Despite the fact that autism spectrum disorders (ASDs) are considered neurodevelopmental disorders, the precise links between early brain development abnormalities and later functional deficits remain largely unknown. Song-Hai Shi proposes that deficits in lineage-dependent progressive assembly of precise local and long-range cortical neuronal circuits during development underlie the impairments in the cortex of individuals with ASDs. Shi plans to test this hypothesis in a mouse model of fragile X syndrome, which lacks the Fmr1 gene.
Specifically, Shi will 1) characterize the production and spatial organization of clonally related cortical excitatory neurons arising from individual radial glial progenitor cells lacking Fmr1; 2) investigate local microcircuit assembly of clonally related cortical excitatory neurons lacking Fmr1; and 3) determine long-range top-down circuit assembly of clonally related cortical excitatory neurons lacking Fmr1.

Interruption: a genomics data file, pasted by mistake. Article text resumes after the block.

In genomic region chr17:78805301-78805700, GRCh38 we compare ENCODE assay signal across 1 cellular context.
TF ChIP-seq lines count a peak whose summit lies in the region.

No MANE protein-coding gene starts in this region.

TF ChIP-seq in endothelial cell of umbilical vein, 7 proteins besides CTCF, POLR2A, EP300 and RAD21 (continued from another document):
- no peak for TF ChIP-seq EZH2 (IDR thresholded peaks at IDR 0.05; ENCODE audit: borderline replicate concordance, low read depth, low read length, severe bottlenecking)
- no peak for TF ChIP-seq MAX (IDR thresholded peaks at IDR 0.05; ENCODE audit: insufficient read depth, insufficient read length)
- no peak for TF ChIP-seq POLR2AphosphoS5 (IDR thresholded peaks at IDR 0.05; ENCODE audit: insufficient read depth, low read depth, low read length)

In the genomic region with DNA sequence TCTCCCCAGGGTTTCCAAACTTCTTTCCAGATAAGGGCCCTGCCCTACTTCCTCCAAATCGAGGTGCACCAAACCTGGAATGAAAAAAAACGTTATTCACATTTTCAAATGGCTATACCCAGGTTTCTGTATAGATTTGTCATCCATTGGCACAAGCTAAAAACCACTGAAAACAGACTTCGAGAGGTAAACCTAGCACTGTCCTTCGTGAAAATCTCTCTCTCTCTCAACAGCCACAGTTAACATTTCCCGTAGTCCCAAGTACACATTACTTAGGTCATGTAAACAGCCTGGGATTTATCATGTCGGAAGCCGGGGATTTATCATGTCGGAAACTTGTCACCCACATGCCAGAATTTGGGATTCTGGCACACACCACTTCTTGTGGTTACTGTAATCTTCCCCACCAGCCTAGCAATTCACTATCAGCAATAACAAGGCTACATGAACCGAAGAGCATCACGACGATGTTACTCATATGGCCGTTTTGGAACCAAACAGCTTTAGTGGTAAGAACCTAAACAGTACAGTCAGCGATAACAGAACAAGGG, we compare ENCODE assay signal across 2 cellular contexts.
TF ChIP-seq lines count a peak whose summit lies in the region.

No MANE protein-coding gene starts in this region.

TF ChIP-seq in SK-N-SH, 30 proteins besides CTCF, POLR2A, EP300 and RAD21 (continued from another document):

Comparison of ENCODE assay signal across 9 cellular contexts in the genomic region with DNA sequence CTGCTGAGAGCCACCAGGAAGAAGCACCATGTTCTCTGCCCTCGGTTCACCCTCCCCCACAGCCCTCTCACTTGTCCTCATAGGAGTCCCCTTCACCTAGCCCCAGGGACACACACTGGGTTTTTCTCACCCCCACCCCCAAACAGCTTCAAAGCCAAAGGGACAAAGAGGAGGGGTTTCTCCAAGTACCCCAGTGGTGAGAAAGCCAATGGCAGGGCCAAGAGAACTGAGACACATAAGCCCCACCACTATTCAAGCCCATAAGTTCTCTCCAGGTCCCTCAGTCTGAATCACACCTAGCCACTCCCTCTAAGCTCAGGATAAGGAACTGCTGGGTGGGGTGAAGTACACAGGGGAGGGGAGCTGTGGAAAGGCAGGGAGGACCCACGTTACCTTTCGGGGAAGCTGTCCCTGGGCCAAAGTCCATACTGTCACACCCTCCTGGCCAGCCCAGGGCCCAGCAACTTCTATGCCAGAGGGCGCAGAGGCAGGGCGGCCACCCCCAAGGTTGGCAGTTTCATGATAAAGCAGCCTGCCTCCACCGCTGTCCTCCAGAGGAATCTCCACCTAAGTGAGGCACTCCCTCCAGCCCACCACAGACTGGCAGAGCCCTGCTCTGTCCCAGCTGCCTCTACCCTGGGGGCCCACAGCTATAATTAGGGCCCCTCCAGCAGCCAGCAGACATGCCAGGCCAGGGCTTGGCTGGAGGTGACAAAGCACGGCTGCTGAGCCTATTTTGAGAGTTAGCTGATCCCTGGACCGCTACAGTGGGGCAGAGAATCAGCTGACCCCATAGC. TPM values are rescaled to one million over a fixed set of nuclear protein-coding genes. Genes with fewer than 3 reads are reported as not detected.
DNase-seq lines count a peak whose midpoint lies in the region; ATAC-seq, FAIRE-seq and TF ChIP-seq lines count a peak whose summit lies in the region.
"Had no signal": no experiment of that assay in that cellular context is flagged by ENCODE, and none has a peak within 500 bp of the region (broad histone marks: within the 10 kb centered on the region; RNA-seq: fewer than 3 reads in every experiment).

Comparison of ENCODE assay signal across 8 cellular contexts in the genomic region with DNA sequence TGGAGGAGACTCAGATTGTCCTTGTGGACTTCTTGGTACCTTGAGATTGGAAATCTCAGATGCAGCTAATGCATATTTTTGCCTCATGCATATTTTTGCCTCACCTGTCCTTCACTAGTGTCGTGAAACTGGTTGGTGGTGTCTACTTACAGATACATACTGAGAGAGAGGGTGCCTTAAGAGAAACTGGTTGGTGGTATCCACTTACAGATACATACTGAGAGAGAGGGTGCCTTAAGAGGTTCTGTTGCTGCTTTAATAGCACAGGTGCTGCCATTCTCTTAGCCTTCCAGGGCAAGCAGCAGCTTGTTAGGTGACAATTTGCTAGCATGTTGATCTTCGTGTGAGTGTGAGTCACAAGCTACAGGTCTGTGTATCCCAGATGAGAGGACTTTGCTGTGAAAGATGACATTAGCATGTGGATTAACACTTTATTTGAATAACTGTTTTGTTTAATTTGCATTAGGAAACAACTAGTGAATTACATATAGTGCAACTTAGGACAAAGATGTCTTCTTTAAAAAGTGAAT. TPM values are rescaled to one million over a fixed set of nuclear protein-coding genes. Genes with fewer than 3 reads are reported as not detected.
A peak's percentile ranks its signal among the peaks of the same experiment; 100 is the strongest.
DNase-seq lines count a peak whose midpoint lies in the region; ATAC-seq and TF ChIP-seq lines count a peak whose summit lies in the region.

This project integrates a battery of cutting-edge approaches to investigate lineage-dependent, precise, local and long-range circuit assembly in a mouse model of fragile X syndrome. The tools and assays established here can be readily applied to other animal models to test the prevalence of lineage-dependent circuitry deficits in ASDs. This project will not only provide fundamental new insights into neuronal circuit defects in ASDs, but also shed light on the pathophysiology of early developmental abnormalities in ASDs.